5. Account for existing resources
Decide what you already have in your arsenal that can help you create your strategy. To streamline this process, think of your assets in three categories — paid, owned, and earned media.
Paid media means any channel you spend money on to attract your target audience. Twitter, Facebook, and LinkedIn offer paid media options that boost your exposure.
Owned media is any of the media you create — blog posts, ebooks, images, and infographics that you have created are examples of owned media.
Earned media is another way to say user-generated content. Shares on social media, tweets about your business, and photos posted on Instagram mentioning your company are all examples of earned media.
Gather your materials in these areas and consolidate them all in a single vehicle so you’ll have a clear vision of what you have and how you can integrate the three channels together to maximize your strategy.
For example, if you already have a blog that publishes content in your niche (owned media), you might consider promoting your blog posts on Twitter (paid media), which customers might then re-tweet (earned media). Ultimately, this helps create a better, more well-rounded strategy.
If you have resources that don’t fit into your goals, set them aside. This is a great time to clean house or identify gaps in your materials.
6. Audit and plan media campaigns.
Now that you’ve identified the assets in your arsenal, you must decide which content is going to help you. A good starting point is to focus on your owned media and marketing goals. For instance, will updating the call to action in your newsletter help you to increase RSVPs to your webinar?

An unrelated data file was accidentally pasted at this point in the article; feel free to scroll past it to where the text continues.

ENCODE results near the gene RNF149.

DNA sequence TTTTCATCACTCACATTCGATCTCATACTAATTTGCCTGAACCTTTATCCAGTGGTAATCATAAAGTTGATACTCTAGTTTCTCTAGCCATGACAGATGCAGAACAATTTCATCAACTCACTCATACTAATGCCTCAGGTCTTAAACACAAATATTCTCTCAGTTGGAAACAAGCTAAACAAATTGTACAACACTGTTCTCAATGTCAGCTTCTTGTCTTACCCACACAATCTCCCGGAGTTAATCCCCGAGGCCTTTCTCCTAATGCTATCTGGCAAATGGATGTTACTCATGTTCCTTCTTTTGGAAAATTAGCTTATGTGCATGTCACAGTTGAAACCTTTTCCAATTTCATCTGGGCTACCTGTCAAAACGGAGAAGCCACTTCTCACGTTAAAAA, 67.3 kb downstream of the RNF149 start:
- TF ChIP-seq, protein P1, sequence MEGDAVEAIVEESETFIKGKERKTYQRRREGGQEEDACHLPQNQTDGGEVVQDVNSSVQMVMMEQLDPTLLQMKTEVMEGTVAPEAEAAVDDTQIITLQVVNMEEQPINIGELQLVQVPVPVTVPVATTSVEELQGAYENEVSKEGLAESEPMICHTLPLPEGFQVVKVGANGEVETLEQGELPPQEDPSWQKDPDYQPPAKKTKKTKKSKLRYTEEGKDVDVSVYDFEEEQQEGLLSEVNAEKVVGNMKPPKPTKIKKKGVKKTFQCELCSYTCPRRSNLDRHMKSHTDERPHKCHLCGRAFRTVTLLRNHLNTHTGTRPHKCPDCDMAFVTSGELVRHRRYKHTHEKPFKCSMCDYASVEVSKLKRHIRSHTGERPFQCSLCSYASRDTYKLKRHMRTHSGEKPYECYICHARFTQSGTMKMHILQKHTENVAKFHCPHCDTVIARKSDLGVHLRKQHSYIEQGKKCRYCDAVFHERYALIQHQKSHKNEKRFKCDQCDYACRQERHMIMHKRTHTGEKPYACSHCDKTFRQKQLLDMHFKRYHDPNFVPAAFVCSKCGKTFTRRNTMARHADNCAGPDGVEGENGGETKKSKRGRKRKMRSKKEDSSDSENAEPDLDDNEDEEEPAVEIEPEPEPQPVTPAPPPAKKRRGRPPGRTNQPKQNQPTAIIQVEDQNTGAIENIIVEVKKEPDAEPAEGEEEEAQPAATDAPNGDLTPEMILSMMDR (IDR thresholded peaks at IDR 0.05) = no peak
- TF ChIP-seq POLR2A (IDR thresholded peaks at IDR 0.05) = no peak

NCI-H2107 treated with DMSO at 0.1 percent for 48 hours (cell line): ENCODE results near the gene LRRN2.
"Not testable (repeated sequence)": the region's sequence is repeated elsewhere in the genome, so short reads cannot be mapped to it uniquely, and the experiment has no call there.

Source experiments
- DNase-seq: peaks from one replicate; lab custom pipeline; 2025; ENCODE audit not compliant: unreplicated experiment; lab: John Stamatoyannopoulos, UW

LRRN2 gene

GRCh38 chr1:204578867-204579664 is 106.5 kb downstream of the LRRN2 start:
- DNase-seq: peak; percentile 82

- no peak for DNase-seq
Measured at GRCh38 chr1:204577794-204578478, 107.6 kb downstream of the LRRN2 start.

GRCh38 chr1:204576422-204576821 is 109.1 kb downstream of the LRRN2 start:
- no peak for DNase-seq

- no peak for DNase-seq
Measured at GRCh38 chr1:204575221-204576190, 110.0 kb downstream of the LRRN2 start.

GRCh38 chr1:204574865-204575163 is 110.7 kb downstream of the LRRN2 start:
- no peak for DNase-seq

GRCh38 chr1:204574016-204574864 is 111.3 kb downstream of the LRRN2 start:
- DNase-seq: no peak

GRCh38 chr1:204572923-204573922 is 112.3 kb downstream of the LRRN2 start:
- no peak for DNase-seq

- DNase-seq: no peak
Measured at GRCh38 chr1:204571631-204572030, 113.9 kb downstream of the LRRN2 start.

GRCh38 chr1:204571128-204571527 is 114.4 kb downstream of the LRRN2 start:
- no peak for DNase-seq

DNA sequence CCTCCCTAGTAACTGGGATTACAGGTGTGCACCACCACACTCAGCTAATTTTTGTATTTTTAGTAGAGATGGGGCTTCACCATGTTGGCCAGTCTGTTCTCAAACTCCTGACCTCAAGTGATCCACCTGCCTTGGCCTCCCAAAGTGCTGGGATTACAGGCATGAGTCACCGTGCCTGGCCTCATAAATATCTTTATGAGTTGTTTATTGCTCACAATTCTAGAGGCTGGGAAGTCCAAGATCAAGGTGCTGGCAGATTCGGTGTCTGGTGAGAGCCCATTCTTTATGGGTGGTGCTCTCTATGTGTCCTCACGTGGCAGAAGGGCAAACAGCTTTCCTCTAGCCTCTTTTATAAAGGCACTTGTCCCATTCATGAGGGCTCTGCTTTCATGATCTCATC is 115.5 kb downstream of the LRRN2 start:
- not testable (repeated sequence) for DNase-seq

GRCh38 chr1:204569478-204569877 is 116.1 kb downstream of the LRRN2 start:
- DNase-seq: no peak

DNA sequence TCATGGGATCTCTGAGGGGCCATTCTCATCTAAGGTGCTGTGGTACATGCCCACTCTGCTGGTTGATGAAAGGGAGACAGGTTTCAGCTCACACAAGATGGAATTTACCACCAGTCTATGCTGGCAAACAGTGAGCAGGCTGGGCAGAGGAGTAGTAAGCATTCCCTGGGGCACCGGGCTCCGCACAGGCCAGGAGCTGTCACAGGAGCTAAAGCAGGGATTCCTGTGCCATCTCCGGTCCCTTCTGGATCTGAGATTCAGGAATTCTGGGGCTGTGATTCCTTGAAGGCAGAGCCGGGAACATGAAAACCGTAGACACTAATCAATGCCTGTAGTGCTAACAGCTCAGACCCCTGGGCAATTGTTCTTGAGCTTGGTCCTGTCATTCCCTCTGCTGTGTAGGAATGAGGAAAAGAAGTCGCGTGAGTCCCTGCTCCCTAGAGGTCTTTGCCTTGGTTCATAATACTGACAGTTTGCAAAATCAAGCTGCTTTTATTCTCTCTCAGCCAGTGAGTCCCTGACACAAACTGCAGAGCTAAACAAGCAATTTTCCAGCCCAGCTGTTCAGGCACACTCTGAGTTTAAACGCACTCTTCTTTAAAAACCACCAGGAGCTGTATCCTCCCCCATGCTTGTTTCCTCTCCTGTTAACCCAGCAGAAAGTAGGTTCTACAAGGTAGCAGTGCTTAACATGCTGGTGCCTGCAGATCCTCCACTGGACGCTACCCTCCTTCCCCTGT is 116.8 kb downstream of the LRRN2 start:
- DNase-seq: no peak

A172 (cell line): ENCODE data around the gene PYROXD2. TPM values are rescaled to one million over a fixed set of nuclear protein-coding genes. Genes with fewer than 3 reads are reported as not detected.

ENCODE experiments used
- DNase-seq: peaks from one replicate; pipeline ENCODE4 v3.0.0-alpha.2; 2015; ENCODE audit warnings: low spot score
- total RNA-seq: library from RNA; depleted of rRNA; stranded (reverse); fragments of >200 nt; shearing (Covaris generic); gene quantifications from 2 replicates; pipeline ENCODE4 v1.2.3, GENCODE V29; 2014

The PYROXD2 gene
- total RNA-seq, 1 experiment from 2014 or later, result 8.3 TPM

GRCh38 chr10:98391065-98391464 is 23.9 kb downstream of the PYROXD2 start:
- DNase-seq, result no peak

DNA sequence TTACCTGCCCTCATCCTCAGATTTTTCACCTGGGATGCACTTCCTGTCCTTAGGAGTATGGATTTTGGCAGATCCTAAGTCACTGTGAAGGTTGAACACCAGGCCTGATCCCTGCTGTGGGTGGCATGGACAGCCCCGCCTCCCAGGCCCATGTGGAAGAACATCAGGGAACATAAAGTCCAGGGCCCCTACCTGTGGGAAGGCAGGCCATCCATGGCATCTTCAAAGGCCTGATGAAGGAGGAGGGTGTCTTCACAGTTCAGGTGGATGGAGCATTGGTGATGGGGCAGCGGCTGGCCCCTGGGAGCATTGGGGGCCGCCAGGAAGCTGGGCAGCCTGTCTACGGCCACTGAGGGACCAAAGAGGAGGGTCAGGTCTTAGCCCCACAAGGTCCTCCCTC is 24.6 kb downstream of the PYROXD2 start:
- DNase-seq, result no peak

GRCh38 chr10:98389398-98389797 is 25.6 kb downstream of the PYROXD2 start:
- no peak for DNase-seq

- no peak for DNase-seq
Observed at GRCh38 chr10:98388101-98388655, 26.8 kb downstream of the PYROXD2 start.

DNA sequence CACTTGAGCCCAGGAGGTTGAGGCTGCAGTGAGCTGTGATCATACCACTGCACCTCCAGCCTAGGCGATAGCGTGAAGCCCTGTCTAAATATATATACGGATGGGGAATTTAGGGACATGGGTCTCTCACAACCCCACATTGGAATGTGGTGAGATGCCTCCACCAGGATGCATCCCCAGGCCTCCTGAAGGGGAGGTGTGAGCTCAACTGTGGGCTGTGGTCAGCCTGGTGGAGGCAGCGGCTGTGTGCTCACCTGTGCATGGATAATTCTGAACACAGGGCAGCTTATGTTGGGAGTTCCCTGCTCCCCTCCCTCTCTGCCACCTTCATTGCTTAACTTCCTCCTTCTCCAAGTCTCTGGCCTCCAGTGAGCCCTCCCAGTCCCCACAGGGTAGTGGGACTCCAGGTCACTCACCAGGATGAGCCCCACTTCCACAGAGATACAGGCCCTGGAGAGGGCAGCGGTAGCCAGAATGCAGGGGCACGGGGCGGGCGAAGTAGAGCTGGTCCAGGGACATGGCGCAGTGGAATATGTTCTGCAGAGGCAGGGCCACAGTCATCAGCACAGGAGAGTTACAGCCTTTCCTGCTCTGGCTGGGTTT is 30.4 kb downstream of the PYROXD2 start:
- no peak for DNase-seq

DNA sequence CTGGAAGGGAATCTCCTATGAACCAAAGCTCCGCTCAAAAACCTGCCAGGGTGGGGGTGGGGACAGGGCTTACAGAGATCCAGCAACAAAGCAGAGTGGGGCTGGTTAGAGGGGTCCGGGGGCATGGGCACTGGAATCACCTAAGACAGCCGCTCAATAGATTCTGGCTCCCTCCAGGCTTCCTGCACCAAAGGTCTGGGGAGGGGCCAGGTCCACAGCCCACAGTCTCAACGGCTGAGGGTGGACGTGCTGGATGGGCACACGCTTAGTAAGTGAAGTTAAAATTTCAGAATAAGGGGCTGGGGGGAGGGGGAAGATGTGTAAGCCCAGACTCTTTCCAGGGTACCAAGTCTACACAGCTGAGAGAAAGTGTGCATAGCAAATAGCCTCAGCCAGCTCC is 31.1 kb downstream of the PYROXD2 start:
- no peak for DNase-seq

Next, look at your customer personas. Let’s say you work for a video editing software company. If one of your persona’s challenges is adding clean sound effects to their videos but you don’t have any content that reflects that, make a 15-second demo video for Instagram to show how great your product is at solving that challenge.
Finally, create a content creation plan. What are you posting and where, when, why, and for whom? The plan should include the title, goals, format, and channel for each piece of content. Be sure to include which challenge it’s solving for your customer persona.
Hubspot also offers a free Content Strategy Course, which consists of 6 lessons and 25 videos (3 hours of content).
7. Bring it to fruition
At this point, your market research and planning should help you visualize how your strategy will be executed.
The final step is to bring that all together — to put actions into your planning and map out the steps you need to take to execute your campaign. In other words, define your strategy.
A standard strategy document is 12 months (but it is a living document that can change and will change). This structured timeline should be the foundation for your strategic marketing efforts.
For example, let’s go back to the video software company.
Maybe in January, you will launch a software update that improves the exportation process for users. In April, you want to publish an ebook that explains editing terms to your customer personas, and in September, you plan to launch an integration with other software.
Your strategy will be unique to your business.
(1) If you feel like you’re at a place where a marketing strategy would benefit you, start working through these steps. If not, just read through this module and make notes of what you’d like to come back to when the time is right.